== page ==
Assateague Island and the Wild Ponies

Assateague ponies graze next to a park road

It’s September, my birthday month. One of my favorite celebrations is enjoying a new experience with friends. This year it’s Assateague Island National Seashore.

Rick and I live part time in Lewes, Delaware. The “first town in the first state” perches on the east coast about halfway down the Delmarva Peninsula. The “Delmarva” combines the little bits of Delaware, Maryland, and Virginia that comprise this 170-mile-long land mass. The Peninsula hosts rich farmlands, beautiful beaches, and old towns and fishing villages, some dating back to the seventeenth century. With Delaware Bay and the Atlantic Ocean on the east and Chesapeake Bay on the west, we’re close to a soul-nourishing body of water. Delmarva life slows down— residents and visitors call it “Lower Slower Delaware”—and the farther south you travel, a southern lifestyle begins to influence Delmarva’s pace. I see it in the architecture, hear it in accents, feel it in the slower rhythm of life.

Getting to Assateague Island from Lewes, DE

We pile into our Hyundai for the one-hour drive from Lewes to Assateague. Rick drives, with friends Dianna and Doug in the back, and me riding shotgun with my Nikon D750 camera. The 37-mile-long barrier island sits on Delmarva’s east coast facing the ocean straddling the Maryland and Virginia border. After eating outdoors COVID-style at the charming Atlantic Hotel in the historic early nineteenth century town of Berlin, Maryland, we turn east and cross the Verazzano Bridge over Sinepuxent Bay onto Assateague. Visitors can enter the island from either end, but you can’t drive from one end to the other; no road connects them. Straight ahead is the state park, but we turn right instead into the National Seashore Park. Pay $25 for single-day parking or have a pre-purchased annual national park pass, and you’re inside.

assateague island photo
Cordgrass forms a mosaic with the shallow bay waters
Wild horses couldn’t drag me away

Within a few hundred yards we run into a traffic jam on this narrow two-lane park road. Drivers stopped to watch and photograph a small herd of Assateague ponies grazing within five feet of my rolled-down window. They’re actually horses, slightly smaller in stature as a result of their poor source of nutrition over several centuries. There’s a romantic story of their arrival on the island. The horses were cargo on Spanish galleons that shipwrecked and sank off the coast; the animals then made their way to the island. A more believable storyline may be that seventeenth century farmers on the mainland brought horses to the island to avoid paying livestock taxes. The horses escaped from the farmers into the island’s sandy hummocks, tidal marshes, and red cedar woods.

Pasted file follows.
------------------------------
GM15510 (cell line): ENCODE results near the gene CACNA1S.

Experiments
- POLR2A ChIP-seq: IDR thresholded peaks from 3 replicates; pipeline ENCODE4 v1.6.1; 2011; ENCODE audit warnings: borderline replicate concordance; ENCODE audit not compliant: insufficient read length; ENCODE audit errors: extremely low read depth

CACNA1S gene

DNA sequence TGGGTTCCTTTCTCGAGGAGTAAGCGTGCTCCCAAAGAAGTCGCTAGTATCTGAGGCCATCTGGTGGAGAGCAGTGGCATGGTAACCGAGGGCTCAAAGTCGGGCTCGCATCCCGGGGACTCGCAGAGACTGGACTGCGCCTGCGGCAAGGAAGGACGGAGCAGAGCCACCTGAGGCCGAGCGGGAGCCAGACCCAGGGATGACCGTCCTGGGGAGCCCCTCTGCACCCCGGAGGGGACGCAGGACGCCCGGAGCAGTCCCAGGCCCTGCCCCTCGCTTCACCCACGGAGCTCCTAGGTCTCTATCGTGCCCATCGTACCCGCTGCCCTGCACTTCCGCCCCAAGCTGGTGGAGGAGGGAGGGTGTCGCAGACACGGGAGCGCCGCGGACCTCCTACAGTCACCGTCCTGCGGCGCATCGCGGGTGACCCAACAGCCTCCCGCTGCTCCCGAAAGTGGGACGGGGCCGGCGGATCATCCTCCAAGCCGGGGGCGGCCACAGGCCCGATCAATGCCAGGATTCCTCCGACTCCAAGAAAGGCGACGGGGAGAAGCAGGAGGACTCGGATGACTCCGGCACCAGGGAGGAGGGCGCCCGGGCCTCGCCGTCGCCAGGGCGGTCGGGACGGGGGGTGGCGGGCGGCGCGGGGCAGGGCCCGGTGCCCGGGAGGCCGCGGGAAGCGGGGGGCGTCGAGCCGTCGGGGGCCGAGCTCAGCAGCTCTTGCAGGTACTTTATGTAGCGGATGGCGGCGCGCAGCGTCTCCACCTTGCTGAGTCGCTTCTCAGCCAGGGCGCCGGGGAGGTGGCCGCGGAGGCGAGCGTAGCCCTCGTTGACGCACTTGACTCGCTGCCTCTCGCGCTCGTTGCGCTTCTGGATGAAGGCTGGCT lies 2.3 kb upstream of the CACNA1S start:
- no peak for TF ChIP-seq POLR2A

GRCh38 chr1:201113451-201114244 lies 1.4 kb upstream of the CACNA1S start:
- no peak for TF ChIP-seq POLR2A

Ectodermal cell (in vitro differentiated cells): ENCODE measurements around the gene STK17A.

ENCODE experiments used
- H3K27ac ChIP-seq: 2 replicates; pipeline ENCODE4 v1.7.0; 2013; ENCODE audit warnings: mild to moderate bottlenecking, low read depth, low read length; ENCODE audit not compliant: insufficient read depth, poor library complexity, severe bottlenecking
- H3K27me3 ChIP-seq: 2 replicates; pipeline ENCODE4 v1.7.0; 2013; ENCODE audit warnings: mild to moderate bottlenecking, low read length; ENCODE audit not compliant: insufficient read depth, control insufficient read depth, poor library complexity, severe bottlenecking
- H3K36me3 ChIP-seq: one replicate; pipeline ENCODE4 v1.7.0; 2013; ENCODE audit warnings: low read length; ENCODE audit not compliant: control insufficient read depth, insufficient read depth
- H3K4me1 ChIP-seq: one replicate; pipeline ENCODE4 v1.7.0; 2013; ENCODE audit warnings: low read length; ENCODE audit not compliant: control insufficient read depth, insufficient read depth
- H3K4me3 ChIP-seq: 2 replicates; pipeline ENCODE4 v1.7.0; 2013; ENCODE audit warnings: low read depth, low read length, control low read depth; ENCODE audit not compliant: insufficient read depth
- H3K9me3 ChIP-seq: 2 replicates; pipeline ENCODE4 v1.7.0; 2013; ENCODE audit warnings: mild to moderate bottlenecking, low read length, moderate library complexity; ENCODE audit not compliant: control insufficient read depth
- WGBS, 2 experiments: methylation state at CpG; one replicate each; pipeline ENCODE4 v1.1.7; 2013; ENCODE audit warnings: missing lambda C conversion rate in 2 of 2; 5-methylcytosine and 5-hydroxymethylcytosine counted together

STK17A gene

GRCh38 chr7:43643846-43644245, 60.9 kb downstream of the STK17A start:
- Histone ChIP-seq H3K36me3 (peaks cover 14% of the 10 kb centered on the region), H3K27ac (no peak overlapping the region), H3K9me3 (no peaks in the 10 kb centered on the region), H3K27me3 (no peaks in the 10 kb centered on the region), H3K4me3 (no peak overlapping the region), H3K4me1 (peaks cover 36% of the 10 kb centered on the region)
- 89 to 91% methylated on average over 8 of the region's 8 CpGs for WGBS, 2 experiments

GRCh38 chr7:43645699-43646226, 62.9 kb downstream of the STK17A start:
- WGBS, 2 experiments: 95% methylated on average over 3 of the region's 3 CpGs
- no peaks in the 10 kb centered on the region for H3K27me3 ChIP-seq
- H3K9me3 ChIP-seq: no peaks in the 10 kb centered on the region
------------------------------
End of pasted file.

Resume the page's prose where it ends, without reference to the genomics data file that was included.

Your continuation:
The ponies appear docile. They are not. Despite stern warnings from the Park Service to stay in your car and not approach them on foot, every year curious, foolish people try to pet them and suffer bites and kicks from these beasts. The Park’s website displays photos of victims to prove it.

Still, the ponies are fun to watch. Only in old western movies and TV shows did I ever get a chance to watch packs of wild horses gallop across plains and through ravines.

Impatient drivers beep to goad stopped cars along, and we slowly move farther into the park.

I’ve always loved mid-Atlantic coastal landscapes: loblolly, white, and short-needled pines, Virginia cedars (junipers), sand dunes of wild beach grasses, salt marshes with cordgrass colonies, bayberry thickets, and wax myrtles. The constant winds raking the sandy coasts naturally prune trees and shrubs. These landscapes often move with the breeze and the low local profile also reveals an enormous sky. I feel nakedly alive and my spirit soars in these open spaces, knowing the all-powerful ocean paws the shoreline nearby. Assateague Island is a satisfying study as we cruise the park roads, taking in the scenery.